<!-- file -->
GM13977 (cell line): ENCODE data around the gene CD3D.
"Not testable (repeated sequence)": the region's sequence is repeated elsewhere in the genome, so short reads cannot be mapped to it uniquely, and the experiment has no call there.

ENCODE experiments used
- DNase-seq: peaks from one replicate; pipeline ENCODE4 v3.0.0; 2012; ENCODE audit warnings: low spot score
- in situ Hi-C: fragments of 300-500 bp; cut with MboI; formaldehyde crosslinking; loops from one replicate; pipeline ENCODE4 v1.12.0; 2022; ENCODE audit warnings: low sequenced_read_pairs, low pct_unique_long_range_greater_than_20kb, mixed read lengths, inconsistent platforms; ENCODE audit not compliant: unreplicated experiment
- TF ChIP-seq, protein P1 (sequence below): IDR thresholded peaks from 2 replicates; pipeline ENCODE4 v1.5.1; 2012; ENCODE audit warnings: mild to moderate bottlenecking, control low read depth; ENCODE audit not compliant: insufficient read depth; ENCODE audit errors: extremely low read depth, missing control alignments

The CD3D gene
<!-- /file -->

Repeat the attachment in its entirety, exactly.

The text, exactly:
GM13977 (cell line): ENCODE data around the gene CD3D.
"Not testable (repeated sequence)": the region's sequence is repeated elsewhere in the genome, so short reads cannot be mapped to it uniquely, and the experiment has no call there.

ENCODE experiments used
- DNase-seq: peaks from one replicate; pipeline ENCODE4 v3.0.0; 2012; ENCODE audit warnings: low spot score
- in situ Hi-C: fragments of 300-500 bp; cut with MboI; formaldehyde crosslinking; loops from one replicate; pipeline ENCODE4 v1.12.0; 2022; ENCODE audit warnings: low sequenced_read_pairs, low pct_unique_long_range_greater_than_20kb, mixed read lengths, inconsistent platforms; ENCODE audit not compliant: unreplicated experiment
- TF ChIP-seq, protein P1 (sequence below): IDR thresholded peaks from 2 replicates; pipeline ENCODE4 v1.5.1; 2012; ENCODE audit warnings: mild to moderate bottlenecking, control low read depth; ENCODE audit not compliant: insufficient read depth; ENCODE audit errors: extremely low read depth, missing control alignments

The CD3D gene